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November 05, 2019 People in Tax

Interview with Guinevere M. Moore

By Thomas D. Greenaway, KPMG LLP, Boston, MA

Editor’s Note: Guinevere (Gwen) Moore is a founding partner in Johnson Moore in Chicago IL. She is a recognized tax litigator who represents taxpayers in civil and criminal tax controversies over a broad range of tax areas.

TG: I’m here with Gwen Moore from Chicago. Thanks for taking the time to talk to us at Tax Times. Can you tell us how you got into Tax?

GM: I got into tax completely by accident! I was a history major in undergrad and, as graduation approached, I debated getting my PhD in history and becoming a college professor or going to law school. I had no idea what going to law school or being a lawyer would be like. I had worked in the History Department at DePaul University when I was an undergrad so I knew what that was like. It dawned on me that I needed to get some perspective. So right out of college I took a job with Ernst & Young for a year while I was deciding what I wanted to do. Ultimately, I decided to go to law school. I was worried that if I didn’t like law school, I would be saddled with a lot of loans. So I worked full-time and went to school at night. During the day, I worked full-time for a tax resolution firm that did collections work. That’s how I got started doing tax.

Although collections work is a grind—and it is a grind—it gave me a solid foundation for anticipating how the IRS will respond to things, client communication techniques, and understanding how to deal with clients who are in crisis. I really enjoyed helping them through that crisis. When I got my first summer associate position at Katten Muchin Rosenmann in Chicago, I looked up Jenny Johnson (now Jenny Johnson Ware) because she had a great reputation and I knew that she did criminal tax work. She was running the Mock Trial Program for the summer associates. I told her the experience that I had, and I asked her if she had anything for me to work on. I was able to do some projects with her as a summer associate. My start as an associate the next fall happened to coincide with two huge events. One was the John Doe summons on UBS and the other was the collapse of Lehman Brothers. Very soon after I started, the firm laid off something like 16 to 20 lawyers. I was terrified about losing my job, as I know many people were. I was lucky, however, because I was busy working on tax controversy that came in from UBS clients. I was able to keep busy because I had background in an area that was growing and the source of a lot of work. And I really, really enjoyed it.

I wanted to work in an area of law that would give me meaningful client contact from the very beginning of my career as a lawyer, and tax was a great way to do that. The bonus is that it is incredibly interesting. Tax touches every aspect of business and finance and people’s households and jobs and companies. No matter what the tax problem is, there’s often a “people problem” behind it. And that’s the part of it that I really enjoy.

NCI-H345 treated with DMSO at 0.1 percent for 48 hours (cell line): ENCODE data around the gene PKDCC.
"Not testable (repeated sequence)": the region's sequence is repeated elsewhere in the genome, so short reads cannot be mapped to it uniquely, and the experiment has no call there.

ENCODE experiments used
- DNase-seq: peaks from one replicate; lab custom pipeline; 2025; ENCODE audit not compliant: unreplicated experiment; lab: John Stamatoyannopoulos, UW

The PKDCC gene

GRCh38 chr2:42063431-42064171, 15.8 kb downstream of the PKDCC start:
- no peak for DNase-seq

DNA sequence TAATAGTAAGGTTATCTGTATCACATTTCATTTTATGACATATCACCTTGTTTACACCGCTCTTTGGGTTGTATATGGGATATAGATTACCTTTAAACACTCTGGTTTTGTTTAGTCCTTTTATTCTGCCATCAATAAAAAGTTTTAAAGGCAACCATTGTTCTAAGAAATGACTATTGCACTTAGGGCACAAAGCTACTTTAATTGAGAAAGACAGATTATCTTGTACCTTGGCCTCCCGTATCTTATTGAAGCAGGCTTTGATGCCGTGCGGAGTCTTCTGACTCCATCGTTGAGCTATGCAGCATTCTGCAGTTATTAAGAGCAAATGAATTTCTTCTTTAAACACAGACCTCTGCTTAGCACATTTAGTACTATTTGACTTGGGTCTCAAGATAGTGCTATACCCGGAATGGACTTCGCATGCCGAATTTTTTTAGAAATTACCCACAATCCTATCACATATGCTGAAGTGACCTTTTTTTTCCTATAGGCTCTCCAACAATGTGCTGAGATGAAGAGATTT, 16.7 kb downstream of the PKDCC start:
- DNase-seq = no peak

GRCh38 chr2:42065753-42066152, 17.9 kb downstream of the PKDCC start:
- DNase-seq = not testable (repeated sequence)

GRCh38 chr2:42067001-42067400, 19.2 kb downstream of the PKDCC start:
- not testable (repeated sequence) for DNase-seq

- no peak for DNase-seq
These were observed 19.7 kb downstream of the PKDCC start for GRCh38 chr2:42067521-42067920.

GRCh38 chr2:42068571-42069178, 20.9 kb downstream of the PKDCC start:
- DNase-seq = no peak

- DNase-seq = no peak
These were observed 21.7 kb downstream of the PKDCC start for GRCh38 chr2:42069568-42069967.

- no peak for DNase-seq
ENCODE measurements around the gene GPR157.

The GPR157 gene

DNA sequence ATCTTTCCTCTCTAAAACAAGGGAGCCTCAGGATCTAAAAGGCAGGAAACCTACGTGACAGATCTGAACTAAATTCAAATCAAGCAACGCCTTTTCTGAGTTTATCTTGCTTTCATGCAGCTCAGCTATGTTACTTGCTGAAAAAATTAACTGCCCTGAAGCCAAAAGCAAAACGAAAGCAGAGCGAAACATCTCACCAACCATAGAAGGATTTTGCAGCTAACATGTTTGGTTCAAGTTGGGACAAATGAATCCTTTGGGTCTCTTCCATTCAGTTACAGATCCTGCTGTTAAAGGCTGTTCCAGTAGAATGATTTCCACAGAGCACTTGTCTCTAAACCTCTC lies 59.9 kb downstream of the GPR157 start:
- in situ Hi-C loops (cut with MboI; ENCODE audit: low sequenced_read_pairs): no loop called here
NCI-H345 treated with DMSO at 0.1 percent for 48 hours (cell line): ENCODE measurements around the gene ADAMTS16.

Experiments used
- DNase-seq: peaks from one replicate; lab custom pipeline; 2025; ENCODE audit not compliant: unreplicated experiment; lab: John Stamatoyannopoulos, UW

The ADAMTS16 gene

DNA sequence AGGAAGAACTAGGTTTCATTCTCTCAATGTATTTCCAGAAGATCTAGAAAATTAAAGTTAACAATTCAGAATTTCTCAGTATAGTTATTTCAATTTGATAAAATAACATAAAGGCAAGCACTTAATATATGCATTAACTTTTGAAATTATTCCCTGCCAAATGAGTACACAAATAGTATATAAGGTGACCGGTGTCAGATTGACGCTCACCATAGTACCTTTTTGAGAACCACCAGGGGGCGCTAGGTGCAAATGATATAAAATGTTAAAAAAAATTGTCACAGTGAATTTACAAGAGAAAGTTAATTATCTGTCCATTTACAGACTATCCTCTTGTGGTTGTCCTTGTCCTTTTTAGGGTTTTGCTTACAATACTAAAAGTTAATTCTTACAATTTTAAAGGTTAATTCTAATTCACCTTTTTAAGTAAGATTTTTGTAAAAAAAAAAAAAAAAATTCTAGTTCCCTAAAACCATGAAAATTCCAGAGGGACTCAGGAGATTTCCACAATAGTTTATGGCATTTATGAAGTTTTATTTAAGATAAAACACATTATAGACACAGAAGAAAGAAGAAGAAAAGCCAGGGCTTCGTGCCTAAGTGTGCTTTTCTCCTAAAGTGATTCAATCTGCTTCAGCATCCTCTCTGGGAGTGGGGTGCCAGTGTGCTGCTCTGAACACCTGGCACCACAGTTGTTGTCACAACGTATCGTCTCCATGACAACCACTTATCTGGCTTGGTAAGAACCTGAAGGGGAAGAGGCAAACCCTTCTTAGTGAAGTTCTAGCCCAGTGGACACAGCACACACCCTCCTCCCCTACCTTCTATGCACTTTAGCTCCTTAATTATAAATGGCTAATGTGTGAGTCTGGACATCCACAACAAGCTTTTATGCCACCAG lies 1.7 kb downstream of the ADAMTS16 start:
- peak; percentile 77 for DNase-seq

TG: It sounds like your practice was growing as your firm was shrinking. How did you manage that?

GM: Well, I think all firms were shrinking at that time. The economy was in flux, to say the least, and I asked Jenny and some other partners if they had any non-billable work for me to do. I said, “Do you have an article you’ve been meaning to write? Do you have a presentation that you need prepared for you? What can I do to help you?” I wanted to show that I was willing to do whatever was needed. That worked out well for me. The UBS John Doe summons resulted in many new clients and was lucky for me because I had a unique skill set to offer from my experience in tax resolution in law school. I had also done the non-billable work that generated those new clients by helping to write the articles and the presentations, so when the billable work came in, I was staffed on that work. I was able to keep myself really busy at a time when a lot of people just didn’t have a lot of work.

The other thing I did, when I look back on my early days as a lawyer, was to ask for every opportunity that I wanted. As a first-year associate I asked to second-chair a deposition. I knew that it would not be necessary for the client and the client wouldn’t want to be billed to have me there, but I wanted the opportunity and experience. So I asked, “Please can I come to this deposition? I’ll help you prepare for it. I’ll put the documents together. I won’t bill my time.” The next time a deposition needed to be taken or defended, I was in a much better position to get the spot of being there on a billable basis. I had the experience under my belt. I felt like it was worth it for me to offer to do things the first time on a non-billable basis and to volunteer to help with articles and other marketing projects because it put me in a better position to get the billable work when it came around. As a new attorney in the middle of a financial crisis, I needed to find a way to keep myself busy and show my worth. As a young attorney, you’re trying to show partners why you can be valuable to them and what your work product looks like. I was able to demonstrate that in a way that resulted in me getting a lot of billable work and really getting into the field as it was picking up just as I was coming up. But I also was willing to make sacrifices of my own time and just offer to do it to get the experience that I thought I needed. Looking back, I don’t know if I would have offered up so much of my free time to ask for non-billable marketing work or to come to a client deposition on a non-billable basis had it not been for the financial crisis.

TG: I’ve heard people say that you should say “yes” to every opportunity but, of course, you can’t do that. So how did you politely decline the opportunities that you did not want to take?